Theatre review: The Winter’s Tale

It’s a play of two halves, people often say. In truth, though, The Winter’s Tale is a play of at least three halves; and if you reckon that that makes more than one play well then you’re beginning to enter into the strange world of Shakespeare’s great late romance, where things don’t quite add up, and where magical redemption suddenly becomes possible, even in the frozen depths of grief.

The Ballad of the Apathetic Son and his Narcissistic Mother

Theatre reviews: Guerilla | #negrophobia | The Ballad of the Apathetic Son and his Narcissistic Mother

ONE of the outstanding achievements of the much-mourned Arches venue, between 1990 and its closure in 2015, was to create a Glasgow generation from whom clubbing and going to the theatre were experiences not worlds apart, but contained within the same magical building. So it’s both exciting and rewarding to find that in launching Glasgow’s new Take Me Somewhere festival, billed as a “celebratory festival of contemporary performance”, former Arches director Jackie Wylie has succeeded, on its first weekend, in recreating much of that powerful, cutting-edge atmosphere at the Tramway, the first of many venues across the city that the Festival will visit over the next fortnight.

Irene MacDougall as Linda and Billy Mack as Willy in Death of a Salesman at Dundee Rep PIC:� Jane Hobson

Theatre review: Death of a Salesman

With the election of Donald Trump, it’s tempting to suggest that the American dream has finally turned to nightmare; or a dream come true for Trump supporters, and a nightmare for everyone else, in America and beyond. Dundee Rep could therefore hardly have chosen a better moment to launch its new Stars And Stripes season with this searing and deeply-felt production by Joe Douglas of Arthur Miller’s 1949 masterpiece Death Of A Salesman, in which Miller explores what happens on the borderline between national ideology and personal experience, when the two begin to clash unbearably, driving a man mad.

Scott Reid is the centre of attention in The Curious Incident of the Dog in the Night-Time

Theatre reviews: Pink Mist, Last Tango in Partick, The Curious Incident of the Dog in the Night-Time

It’s almost 11 years, now, since the National Theatre of Scotland launched its ground-breaking production Black Watch, an enthralling piece of physical and musical theatre based on verbatim interviews with Scottish soldiers who had served in Iraq. Since then many more shows have explored the experience of recent British veterans and their families.

Fringe shows have been staged in St Andrew Square Garden for the last three years.

Last-ditch plea over Fringe shows banned from historic square

Edinburgh Festival Fringe promoters have issued an eleventh-hour plea for a rethink over a ban on shows being staged in a historic New Town garden after city council chiefs rejected a bid to relocate them elsewhere.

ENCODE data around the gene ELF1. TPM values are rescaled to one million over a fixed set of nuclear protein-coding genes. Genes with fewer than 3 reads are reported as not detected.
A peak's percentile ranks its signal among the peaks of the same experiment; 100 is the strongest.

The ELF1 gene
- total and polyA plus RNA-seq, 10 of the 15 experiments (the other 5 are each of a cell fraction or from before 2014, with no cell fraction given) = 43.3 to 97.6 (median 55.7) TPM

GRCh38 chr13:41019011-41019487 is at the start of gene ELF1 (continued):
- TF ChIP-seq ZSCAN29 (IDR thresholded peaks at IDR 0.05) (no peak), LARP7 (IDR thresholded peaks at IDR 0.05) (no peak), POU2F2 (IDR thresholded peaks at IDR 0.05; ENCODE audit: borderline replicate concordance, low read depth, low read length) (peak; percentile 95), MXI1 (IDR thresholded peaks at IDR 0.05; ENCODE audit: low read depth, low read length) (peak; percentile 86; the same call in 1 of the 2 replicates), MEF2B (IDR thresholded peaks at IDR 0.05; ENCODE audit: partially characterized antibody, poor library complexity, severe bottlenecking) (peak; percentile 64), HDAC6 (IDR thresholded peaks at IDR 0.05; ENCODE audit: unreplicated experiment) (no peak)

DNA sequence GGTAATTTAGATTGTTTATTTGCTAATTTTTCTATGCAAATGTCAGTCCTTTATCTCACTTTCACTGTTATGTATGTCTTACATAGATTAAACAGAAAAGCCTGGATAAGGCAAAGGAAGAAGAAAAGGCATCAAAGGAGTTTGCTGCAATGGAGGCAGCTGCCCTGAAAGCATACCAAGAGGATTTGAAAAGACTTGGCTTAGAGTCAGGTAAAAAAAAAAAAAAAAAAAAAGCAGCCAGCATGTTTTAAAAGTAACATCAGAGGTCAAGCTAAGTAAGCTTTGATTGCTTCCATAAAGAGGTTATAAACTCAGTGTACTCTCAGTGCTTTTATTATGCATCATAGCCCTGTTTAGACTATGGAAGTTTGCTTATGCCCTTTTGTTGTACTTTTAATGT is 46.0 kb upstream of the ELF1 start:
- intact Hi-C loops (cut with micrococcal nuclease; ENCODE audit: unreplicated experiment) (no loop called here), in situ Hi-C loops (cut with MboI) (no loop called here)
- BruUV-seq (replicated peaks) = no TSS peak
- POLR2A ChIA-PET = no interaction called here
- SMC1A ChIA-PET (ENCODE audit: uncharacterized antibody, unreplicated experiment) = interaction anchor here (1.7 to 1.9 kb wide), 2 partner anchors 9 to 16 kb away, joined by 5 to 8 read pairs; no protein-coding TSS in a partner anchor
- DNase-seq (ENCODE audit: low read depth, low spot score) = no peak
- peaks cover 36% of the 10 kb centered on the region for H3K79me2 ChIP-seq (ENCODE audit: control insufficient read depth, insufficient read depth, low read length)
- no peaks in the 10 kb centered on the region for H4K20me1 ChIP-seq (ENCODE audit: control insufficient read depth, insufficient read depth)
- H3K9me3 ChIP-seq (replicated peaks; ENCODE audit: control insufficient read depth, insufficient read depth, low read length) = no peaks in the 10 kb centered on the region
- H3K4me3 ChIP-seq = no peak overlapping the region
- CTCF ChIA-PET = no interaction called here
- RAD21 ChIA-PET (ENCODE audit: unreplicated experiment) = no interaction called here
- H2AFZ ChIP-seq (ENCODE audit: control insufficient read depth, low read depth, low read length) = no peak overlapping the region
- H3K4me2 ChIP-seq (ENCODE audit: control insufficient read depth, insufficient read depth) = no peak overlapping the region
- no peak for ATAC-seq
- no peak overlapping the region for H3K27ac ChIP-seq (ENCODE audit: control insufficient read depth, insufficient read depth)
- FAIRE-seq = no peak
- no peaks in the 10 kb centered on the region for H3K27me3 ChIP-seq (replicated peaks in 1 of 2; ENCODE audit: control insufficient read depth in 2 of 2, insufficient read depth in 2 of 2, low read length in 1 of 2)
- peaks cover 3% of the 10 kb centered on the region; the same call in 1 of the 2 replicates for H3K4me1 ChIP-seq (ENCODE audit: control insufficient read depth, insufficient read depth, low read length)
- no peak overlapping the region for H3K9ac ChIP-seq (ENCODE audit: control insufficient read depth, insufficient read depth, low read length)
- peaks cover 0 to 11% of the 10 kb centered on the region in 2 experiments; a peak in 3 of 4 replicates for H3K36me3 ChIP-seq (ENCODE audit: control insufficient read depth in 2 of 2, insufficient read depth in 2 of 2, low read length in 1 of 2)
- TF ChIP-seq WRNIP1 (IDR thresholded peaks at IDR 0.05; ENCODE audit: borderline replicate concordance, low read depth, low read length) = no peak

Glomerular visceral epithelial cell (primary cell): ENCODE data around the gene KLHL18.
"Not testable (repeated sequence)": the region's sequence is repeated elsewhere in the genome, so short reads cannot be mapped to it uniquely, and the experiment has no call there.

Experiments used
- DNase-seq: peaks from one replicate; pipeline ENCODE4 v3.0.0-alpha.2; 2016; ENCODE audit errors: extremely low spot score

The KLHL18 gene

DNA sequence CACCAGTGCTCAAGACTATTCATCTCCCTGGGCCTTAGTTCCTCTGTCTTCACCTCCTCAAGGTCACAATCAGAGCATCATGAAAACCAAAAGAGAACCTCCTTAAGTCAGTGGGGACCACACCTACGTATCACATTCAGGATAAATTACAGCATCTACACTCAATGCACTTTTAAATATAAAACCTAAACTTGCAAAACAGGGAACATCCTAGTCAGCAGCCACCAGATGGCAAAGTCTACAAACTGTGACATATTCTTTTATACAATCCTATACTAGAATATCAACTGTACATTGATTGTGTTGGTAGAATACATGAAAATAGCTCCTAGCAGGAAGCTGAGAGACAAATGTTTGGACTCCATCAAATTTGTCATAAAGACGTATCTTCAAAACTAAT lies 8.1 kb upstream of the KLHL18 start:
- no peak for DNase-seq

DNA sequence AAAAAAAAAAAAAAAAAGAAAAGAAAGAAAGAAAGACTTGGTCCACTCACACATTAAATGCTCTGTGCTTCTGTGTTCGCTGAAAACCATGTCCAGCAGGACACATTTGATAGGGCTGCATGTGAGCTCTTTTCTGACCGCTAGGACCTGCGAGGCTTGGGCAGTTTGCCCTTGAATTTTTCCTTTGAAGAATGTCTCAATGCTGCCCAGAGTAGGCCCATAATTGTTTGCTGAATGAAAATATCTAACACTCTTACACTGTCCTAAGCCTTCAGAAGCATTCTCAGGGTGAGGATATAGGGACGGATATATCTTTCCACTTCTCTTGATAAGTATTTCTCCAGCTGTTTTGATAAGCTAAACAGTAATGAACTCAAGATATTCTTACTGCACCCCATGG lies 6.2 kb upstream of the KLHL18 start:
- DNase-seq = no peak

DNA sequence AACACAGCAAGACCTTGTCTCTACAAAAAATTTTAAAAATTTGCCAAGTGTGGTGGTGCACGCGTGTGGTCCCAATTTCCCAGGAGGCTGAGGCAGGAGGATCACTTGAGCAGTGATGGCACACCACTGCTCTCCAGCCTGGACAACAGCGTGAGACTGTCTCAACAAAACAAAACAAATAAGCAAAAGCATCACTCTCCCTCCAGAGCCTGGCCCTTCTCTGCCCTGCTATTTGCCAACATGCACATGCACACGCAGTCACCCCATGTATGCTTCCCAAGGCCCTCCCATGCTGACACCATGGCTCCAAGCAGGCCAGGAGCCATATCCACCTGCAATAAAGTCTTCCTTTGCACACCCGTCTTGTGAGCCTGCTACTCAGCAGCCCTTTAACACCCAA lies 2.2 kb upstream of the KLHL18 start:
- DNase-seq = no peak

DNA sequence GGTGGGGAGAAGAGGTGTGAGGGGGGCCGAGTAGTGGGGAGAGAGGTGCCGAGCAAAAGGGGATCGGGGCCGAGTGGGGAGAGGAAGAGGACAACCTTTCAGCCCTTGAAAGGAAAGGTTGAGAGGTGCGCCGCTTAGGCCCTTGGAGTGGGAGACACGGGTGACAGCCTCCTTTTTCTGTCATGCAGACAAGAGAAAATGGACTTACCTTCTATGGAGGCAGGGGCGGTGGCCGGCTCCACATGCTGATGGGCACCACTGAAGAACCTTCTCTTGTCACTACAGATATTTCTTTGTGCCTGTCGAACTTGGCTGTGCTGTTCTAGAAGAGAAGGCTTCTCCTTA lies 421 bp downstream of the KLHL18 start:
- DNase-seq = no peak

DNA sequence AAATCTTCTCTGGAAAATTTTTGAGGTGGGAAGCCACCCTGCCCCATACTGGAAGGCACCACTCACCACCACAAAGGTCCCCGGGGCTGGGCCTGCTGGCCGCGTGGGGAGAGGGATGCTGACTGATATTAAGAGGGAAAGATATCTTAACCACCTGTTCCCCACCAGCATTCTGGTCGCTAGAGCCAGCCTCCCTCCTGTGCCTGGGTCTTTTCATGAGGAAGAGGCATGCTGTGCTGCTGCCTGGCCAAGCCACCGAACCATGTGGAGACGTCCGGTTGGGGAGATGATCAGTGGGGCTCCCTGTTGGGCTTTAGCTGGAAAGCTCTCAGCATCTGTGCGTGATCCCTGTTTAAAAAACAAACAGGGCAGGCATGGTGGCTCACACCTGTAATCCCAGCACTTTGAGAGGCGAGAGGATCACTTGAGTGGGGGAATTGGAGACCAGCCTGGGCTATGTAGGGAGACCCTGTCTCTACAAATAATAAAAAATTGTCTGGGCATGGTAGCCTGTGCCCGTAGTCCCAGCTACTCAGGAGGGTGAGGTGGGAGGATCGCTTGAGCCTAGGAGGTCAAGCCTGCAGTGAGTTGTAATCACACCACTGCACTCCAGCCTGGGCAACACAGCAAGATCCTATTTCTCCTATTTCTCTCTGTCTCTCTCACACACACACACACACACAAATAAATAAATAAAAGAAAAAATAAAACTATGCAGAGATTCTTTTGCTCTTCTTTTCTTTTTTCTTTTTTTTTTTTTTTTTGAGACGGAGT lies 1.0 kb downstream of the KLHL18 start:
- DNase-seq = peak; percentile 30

Heritage 11
Fringe shows have been staged in St Andrew Square Garden for the last three years.

Spiegeltent could quit Fringe after St Andrew Square ban

The impresario behind one of the most celebrated venues at the Edinburgh Festival Fringe says it may have to quit the city after being forced out of its home in a historic New Town square.

Theatre 8
Transit by Zendeth Theatre

Interview: director Nazli Tabatabai-Khatambakhsh on her new show Transit

In an airport lounge at Schiphol, a father and daughter meet. She has grown up in Iran, choosing to be with her mother during the turbulent years when the country’s Islamic revolution was taking hold, amid the horror of the Iran-Iraq war; he is a music professor who has chosen a privileged life in the West. The year is 1988; and as they speak, an event takes place that shakes the world, and highlights both the distance between them, and the fate they share.

David Hayman

Theatre review: The Cause of Thunder

There’s so much history standing behind this latest touring show from Fair Pley Theatre of Glasgow that it sometimes seems to stagger a little under the pressure. There’s the whole history of the Scottish Labour and trade union movement, embodied in the character of Bob Cunningham, the retirement-age union official whose story shapes this new Chris Dolan monologue, as it did Dolan’s 2014 pre-referendum piece for the same character, The Pitiless Storm.

The cast of Cuttin A Rug

Theatre reviews: Cuttin’ A Rug | Made in India

The front of house staff are in swirling Fifties dresses with petticoats, and there’s a rock’n’roll band playing up a storm in the foyer; yup, it must be time for the second instalment of the Citizens’ slow-burning revival of John Byrne’s great Slab Boys trilogy. And things look good, as Caroline Paterson opens her production of Cuttin’ A Rug – set at Stobo’s annual Christmas dance in Paisley Town Hall – with an atmospheric glimpse of old newsreels and movies.